Biocomplexity

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Biocomplexity spiral

Biocomplexity is the study of complex structures and behaviors that arise from nonlinear interactions of active biological agents, which may range in scale from molecules to cells to organisms. Almost every biological system is complex, that is, characterized by emergent properties, where the ensemble possesses capabilities that its individual agents lack. Classical examples of biocomplexity include the behavior of molecular motors during DNA transcription, genetic and metabolic networks within cells, the interacting filaments of the cytoskeleton, which allow the cell to move, the differentiation, organization and movement of cells during embryonic development, the function of the networks of neurons which compose the brain and the schooling of fish or birds.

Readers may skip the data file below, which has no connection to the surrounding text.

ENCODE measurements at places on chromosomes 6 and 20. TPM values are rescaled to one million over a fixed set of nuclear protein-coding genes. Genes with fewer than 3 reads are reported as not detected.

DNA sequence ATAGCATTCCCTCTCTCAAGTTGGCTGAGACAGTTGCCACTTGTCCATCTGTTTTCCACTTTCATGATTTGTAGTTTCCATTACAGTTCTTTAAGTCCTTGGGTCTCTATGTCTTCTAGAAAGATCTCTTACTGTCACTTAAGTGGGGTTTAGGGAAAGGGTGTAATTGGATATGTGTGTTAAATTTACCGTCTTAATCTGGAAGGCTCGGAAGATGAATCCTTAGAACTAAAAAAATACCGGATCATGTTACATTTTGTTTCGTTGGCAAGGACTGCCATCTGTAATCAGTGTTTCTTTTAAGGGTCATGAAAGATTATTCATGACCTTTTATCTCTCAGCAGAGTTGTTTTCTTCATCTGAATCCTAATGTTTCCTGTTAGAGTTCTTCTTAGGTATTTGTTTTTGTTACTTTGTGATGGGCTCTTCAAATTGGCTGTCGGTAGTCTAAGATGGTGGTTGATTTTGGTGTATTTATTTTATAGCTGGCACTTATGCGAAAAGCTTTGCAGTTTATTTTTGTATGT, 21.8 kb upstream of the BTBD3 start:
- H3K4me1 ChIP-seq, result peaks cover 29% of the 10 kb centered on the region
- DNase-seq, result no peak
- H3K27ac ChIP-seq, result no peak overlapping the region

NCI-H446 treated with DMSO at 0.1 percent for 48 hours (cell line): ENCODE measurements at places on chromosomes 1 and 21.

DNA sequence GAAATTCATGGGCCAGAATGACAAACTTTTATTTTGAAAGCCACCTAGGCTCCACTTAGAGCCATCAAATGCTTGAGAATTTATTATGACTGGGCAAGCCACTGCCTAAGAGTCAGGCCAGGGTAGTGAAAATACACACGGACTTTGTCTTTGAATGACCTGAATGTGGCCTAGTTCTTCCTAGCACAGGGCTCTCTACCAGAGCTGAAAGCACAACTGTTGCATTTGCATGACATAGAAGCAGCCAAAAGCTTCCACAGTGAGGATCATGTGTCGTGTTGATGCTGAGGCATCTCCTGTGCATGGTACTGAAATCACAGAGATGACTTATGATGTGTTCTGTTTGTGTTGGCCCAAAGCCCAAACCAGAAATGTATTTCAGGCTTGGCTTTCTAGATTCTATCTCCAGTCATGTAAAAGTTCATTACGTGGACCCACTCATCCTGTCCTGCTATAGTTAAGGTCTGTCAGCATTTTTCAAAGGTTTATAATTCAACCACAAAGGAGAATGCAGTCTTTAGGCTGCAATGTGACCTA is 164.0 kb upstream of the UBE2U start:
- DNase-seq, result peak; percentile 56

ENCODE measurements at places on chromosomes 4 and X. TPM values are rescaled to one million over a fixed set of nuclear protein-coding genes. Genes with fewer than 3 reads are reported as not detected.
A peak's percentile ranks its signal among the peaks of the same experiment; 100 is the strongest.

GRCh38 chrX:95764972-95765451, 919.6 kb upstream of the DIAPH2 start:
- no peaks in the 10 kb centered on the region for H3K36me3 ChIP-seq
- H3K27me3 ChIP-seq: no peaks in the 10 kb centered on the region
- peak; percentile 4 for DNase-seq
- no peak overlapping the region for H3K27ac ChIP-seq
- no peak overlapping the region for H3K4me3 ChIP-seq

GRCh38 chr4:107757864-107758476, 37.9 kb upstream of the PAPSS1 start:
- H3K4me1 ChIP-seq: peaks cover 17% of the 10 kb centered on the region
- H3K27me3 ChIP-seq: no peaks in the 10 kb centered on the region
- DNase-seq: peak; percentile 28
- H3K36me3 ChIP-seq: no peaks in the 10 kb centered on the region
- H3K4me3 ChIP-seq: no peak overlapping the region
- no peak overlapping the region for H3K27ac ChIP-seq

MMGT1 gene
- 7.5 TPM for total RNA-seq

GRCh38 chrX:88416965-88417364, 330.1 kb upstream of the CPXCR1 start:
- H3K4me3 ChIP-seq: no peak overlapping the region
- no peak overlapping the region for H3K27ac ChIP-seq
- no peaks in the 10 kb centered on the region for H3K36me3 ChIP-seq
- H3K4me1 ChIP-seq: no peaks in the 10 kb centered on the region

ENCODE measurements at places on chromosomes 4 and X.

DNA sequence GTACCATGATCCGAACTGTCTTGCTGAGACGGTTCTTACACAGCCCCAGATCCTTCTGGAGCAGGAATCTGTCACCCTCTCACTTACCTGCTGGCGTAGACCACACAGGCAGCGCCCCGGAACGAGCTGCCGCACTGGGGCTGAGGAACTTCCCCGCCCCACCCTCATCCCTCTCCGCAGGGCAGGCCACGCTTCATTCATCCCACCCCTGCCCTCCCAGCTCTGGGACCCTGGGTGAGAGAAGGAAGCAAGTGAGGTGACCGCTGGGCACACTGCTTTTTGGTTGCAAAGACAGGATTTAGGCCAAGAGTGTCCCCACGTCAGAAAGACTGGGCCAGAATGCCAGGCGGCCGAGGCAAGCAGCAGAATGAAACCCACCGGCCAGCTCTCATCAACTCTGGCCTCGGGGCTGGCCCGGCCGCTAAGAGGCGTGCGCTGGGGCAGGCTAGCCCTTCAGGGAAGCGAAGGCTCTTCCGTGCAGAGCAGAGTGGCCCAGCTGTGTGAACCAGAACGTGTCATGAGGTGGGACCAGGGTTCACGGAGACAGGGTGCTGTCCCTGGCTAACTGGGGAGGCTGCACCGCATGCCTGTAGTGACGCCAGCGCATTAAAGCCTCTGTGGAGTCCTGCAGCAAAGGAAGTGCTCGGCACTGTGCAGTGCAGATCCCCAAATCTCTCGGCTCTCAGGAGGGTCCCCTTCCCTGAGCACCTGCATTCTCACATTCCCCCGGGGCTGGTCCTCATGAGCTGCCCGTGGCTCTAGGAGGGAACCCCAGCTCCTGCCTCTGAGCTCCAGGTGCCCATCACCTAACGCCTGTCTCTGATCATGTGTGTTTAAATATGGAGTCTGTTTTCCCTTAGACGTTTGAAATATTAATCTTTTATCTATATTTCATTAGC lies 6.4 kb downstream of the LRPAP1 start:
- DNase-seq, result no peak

More recently (primarily as a result of funding policy changes at the American National Science Foundation around 2000), some researchers have begun to use the term biocomplexity in a narrower sense to denote the complex behavioral, biological, social, chemical, and physical interactions of living organisms with their environment. This subfield of biocomplexity is relatively new and encompasses other domains such as biodiversity and ecology.

The aim of biocomplexity research is to provide quantitative models of complex biological phenomena both to understand them in their own right and to interpret and guide quantiative biomedical experimentation.

Biocomplexity is also the name of a journal which was meant to be published by Kluwer. A disappointingly low number of submitted manuscripts resulted in the publisher cancelling the journal's launch issue.

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